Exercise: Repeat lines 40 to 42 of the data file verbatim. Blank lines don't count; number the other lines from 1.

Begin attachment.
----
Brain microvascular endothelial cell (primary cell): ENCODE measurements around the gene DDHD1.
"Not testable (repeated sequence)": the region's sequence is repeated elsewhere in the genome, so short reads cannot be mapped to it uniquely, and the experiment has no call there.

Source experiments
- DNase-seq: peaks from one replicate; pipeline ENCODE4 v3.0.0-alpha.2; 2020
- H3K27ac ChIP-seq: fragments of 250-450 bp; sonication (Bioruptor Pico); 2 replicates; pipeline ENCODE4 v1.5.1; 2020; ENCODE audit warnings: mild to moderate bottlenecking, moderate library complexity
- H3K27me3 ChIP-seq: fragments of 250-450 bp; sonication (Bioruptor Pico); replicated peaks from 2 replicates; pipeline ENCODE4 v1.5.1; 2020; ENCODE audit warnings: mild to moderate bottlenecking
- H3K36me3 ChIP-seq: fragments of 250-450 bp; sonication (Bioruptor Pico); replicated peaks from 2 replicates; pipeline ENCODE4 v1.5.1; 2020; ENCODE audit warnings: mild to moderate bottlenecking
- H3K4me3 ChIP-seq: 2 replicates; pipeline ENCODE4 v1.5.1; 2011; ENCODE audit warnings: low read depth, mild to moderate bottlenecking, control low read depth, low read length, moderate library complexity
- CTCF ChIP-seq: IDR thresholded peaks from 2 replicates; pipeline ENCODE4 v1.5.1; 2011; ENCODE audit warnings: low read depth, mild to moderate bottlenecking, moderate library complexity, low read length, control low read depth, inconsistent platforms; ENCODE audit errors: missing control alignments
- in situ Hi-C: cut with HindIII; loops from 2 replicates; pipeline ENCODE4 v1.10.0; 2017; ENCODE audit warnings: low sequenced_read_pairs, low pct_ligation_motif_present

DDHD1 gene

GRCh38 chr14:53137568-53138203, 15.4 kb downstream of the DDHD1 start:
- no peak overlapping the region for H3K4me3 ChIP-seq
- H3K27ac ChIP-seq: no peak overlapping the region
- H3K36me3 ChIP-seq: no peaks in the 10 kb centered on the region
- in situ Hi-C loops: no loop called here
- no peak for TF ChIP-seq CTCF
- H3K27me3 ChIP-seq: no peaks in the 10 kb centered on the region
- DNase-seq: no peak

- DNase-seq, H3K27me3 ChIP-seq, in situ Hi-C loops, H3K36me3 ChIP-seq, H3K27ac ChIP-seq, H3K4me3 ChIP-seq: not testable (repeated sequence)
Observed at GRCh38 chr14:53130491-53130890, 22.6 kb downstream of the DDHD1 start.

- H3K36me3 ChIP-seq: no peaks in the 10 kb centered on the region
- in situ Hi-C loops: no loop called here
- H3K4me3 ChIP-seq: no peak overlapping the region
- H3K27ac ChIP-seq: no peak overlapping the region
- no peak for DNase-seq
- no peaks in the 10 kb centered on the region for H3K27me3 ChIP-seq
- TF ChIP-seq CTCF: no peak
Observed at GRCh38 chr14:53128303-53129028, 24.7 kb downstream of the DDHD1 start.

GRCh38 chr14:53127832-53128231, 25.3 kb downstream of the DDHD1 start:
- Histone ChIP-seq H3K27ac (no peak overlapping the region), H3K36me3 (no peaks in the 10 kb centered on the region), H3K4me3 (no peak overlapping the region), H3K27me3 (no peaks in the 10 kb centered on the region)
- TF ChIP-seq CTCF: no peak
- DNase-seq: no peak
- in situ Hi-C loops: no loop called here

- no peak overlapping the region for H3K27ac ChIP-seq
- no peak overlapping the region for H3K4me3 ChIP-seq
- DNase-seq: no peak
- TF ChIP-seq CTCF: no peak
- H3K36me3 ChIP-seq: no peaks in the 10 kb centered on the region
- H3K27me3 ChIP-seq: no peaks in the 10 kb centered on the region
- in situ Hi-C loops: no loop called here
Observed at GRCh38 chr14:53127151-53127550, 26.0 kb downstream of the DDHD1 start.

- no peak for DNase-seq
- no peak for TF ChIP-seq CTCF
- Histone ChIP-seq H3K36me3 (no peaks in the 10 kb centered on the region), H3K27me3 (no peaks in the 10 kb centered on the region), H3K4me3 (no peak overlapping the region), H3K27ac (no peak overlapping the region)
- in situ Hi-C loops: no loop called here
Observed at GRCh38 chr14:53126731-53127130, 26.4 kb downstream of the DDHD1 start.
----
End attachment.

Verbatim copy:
- H3K27me3 ChIP-seq: no peaks in the 10 kb centered on the region
- in situ Hi-C loops: no loop called here
Observed at GRCh38 chr14:53127151-53127550, 26.0 kb downstream of the DDHD1 start.